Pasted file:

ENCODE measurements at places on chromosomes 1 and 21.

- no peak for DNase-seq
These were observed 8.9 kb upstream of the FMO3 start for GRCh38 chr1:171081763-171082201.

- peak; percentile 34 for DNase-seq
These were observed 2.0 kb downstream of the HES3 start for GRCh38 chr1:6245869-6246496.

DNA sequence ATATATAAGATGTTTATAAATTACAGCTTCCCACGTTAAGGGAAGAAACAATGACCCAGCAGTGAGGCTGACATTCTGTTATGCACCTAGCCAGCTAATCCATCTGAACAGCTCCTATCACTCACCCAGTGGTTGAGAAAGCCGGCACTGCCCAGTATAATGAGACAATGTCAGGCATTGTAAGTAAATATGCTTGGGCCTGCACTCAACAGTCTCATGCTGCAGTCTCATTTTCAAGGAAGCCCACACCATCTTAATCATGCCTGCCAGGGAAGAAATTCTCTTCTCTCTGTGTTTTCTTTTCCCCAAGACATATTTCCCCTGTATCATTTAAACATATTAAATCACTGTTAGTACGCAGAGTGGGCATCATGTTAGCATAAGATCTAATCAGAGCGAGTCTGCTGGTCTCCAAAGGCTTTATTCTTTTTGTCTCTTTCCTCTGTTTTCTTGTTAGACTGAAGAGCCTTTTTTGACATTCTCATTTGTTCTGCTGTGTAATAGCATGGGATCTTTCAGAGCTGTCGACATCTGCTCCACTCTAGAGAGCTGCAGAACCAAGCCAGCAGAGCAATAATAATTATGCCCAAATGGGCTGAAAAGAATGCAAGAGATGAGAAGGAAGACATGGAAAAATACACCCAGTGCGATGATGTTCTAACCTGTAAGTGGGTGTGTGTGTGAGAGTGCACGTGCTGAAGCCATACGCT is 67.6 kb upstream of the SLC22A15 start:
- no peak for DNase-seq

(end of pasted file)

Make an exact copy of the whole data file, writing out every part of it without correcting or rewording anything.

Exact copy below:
ENCODE measurements at places on chromosomes 1 and 21.

- no peak for DNase-seq
These were observed 8.9 kb upstream of the FMO3 start for GRCh38 chr1:171081763-171082201.

- peak; percentile 34 for DNase-seq
These were observed 2.0 kb downstream of the HES3 start for GRCh38 chr1:6245869-6246496.

DNA sequence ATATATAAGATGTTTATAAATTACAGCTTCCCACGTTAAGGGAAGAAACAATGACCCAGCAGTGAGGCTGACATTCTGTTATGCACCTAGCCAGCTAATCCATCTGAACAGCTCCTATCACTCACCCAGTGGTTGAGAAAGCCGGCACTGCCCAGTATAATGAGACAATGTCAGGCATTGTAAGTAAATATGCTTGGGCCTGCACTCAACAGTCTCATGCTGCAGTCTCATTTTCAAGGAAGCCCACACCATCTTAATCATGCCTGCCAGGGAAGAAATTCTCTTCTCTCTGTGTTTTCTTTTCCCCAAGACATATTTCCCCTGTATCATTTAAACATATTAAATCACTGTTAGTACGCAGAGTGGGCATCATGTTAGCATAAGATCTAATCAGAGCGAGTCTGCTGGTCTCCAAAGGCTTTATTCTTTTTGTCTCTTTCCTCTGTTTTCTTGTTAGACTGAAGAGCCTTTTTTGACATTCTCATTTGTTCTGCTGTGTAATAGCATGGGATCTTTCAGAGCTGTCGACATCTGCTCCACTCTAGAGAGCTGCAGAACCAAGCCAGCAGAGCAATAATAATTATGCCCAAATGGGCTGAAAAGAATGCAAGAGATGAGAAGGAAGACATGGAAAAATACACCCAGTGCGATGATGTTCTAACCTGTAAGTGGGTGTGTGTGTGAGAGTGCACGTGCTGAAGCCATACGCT is 67.6 kb upstream of the SLC22A15 start:
- no peak for DNase-seq